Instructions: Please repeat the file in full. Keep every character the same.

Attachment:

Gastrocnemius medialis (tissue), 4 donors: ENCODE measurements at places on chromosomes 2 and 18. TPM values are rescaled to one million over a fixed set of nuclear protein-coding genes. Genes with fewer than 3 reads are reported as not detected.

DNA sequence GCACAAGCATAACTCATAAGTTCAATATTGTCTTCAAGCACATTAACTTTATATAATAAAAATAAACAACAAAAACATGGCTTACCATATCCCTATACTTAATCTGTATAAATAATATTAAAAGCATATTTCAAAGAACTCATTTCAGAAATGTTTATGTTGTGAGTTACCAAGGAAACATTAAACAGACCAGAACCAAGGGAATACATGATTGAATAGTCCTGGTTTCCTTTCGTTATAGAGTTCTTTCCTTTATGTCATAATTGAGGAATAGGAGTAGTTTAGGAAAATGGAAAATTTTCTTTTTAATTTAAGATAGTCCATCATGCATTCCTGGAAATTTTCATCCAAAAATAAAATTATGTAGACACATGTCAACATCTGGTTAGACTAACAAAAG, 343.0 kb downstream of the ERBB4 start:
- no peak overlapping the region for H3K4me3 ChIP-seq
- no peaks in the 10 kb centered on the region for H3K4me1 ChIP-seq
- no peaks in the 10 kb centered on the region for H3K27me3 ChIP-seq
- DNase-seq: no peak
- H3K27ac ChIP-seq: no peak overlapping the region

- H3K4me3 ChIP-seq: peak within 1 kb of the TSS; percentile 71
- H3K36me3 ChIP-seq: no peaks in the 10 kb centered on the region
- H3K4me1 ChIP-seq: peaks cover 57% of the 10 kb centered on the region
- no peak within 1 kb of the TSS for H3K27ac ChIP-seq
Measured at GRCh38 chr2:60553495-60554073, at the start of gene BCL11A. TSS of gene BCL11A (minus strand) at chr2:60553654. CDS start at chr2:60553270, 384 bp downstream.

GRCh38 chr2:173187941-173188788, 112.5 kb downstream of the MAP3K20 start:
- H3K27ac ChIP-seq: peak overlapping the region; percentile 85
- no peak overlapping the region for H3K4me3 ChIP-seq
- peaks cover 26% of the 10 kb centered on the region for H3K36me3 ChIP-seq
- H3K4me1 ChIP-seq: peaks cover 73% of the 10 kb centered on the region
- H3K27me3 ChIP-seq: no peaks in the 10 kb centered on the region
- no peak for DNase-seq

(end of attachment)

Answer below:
Gastrocnemius medialis (tissue), 4 donors: ENCODE measurements at places on chromosomes 2 and 18. TPM values are rescaled to one million over a fixed set of nuclear protein-coding genes. Genes with fewer than 3 reads are reported as not detected.

DNA sequence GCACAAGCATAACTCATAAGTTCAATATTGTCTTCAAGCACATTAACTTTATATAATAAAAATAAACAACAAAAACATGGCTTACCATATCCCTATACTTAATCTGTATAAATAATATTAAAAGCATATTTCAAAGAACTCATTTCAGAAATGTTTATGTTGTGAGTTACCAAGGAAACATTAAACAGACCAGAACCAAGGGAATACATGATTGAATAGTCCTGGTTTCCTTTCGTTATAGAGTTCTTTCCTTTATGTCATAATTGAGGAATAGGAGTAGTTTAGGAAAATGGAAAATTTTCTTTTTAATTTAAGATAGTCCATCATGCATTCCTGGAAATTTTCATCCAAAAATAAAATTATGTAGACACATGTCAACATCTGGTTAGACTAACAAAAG, 343.0 kb downstream of the ERBB4 start:
- no peak overlapping the region for H3K4me3 ChIP-seq
- no peaks in the 10 kb centered on the region for H3K4me1 ChIP-seq
- no peaks in the 10 kb centered on the region for H3K27me3 ChIP-seq
- DNase-seq: no peak
- H3K27ac ChIP-seq: no peak overlapping the region

- H3K4me3 ChIP-seq: peak within 1 kb of the TSS; percentile 71
- H3K36me3 ChIP-seq: no peaks in the 10 kb centered on the region
- H3K4me1 ChIP-seq: peaks cover 57% of the 10 kb centered on the region
- no peak within 1 kb of the TSS for H3K27ac ChIP-seq
Measured at GRCh38 chr2:60553495-60554073, at the start of gene BCL11A. TSS of gene BCL11A (minus strand) at chr2:60553654. CDS start at chr2:60553270, 384 bp downstream.

GRCh38 chr2:173187941-173188788, 112.5 kb downstream of the MAP3K20 start:
- H3K27ac ChIP-seq: peak overlapping the region; percentile 85
- no peak overlapping the region for H3K4me3 ChIP-seq
- peaks cover 26% of the 10 kb centered on the region for H3K36me3 ChIP-seq
- H3K4me1 ChIP-seq: peaks cover 73% of the 10 kb centered on the region
- H3K27me3 ChIP-seq: no peaks in the 10 kb centered on the region
- no peak for DNase-seq